The Two Mr. Ts : Sunny Days vs. The Apocalypse – Opinion

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Two newsworthy stories in particular captured my attention this week. One was out of Canada and spoke to the new level of civility and cooperation between the provinces and the federal government. The other was an indictment of the Republican Party’s behaviour for most of the past eight years under the Barack Obama presidency. Both came down to a version of the belief that ‘karma will reward/bite you’ or biblically speaking ‘one reaps what one sows.’

A change in Canada’s government has resulted in Justin Trudeau moving from the Harper government’s rigid, disrespectful disdain for the provinces and premiers toward a more inclusive and respectful relationship, which has borne some sweet fruit in a short period of time.

Maybe for the first time in history Ottawa is not regarded as the enemy, which in turn has the provinces being less inclined to turn on one another. They are moving toward agreement on the five Ps of carbon pricing, pensions, pipelines, protectionism and public works. This follows the almost miracle of the Feds and the Provinces agreeing on CPP reform last month. It could all go bust at the Whitehorse Summit this week but I don’t think it will.

The Trudeau government’s ‘sunny ways’ approach is much mocked and maligned by the right but the majority of Canadians seem to approve of the approach given that this new government has moved out of the traditional honeymoon phase but are still strongly feeling the love of a majority of Canadians.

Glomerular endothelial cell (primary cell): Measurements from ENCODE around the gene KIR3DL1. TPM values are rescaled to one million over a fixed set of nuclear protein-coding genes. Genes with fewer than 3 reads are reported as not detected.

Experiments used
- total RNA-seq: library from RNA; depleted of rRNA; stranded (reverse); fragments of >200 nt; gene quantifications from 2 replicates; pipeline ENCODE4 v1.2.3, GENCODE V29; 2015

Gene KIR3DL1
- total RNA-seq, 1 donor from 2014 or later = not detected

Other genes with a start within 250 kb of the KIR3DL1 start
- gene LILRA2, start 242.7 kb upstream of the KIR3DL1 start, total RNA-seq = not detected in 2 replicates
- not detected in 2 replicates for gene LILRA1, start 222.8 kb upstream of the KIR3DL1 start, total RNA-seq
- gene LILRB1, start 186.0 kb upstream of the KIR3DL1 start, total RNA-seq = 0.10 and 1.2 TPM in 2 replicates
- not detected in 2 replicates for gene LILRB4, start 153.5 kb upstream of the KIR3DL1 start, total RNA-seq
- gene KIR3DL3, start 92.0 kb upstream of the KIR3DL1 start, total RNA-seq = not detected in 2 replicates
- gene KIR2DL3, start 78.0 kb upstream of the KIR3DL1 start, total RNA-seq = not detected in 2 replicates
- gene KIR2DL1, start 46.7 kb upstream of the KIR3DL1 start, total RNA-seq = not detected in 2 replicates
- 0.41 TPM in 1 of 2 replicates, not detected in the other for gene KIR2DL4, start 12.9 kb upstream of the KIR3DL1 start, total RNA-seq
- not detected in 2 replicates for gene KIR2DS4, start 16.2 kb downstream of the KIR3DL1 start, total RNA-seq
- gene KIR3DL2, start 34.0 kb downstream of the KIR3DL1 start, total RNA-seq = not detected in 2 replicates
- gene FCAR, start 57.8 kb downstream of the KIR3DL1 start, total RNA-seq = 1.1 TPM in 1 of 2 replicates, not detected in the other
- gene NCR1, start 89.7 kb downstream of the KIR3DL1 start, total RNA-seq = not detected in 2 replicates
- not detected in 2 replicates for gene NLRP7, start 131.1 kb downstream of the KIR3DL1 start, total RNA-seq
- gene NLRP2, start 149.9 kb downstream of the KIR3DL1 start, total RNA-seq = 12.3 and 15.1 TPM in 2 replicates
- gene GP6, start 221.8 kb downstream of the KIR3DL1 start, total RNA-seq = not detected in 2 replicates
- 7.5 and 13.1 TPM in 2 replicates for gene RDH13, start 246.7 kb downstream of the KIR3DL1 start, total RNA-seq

Contrast that with the circus that is the Republican National Convention to the south. While many conservatives are holding their noses and endorsing Trump, others are calling him out as a “bully” and a “coward.” His campaign has been a barrage of “abrasive, know-nothing nativist rhetoric,” according to some Republicans.

Just as Canadians are seeing behaviours in government of the positive kind for the first time in awhile, the Americans are observing the exact opposite. The Republican Party establishment has been so appalled by the result of its nominating process that they will be largely spectators at their own convention. Donald Trump has proven to be no more a ‘true’ Republican than Daesh adherents are ‘true’ Muslims. Trump has stomped on the cornerstones of Republicanism and done it proudly and loudly. The Grand Old Party – in not quashing him early on – has become a colossal joke and sideshow.

The blame does not all belong to Donald Trump. Just as our ‘sunny ways’ government has set the stage for productive engagement so have the Republicans behaved appallingly through the eight years of Barack Obama’s presidency. They effectively reduced his two terms in office to barely one and a half, given that the other half has been spent fighting off attacks. While I believe that Barack Obama will go down in history as one of America’s finest presidents he may also go down as its most beleaguered.

The opposition’s simple strategy from the moment of Obama’s inauguration was that going forward they would fight Obama on everything. Since the initial passage of the Affordable Health Care Act, the Republican House majority has voted more than 60 times to repeal it. When Obama proposed an $815 billion stimulus bill then-House Republican Chairman John Boehner urged members “to trash it on cable, on YouTube, on the House floor.” When Justice Anthony Scalia died, the Republican Congressional leadership tried to prevent President Obama from exercising the constitutional rights vested in him by his presidency. The list goes on and on. What they sowed they now reap in the person of Donald J. Trump.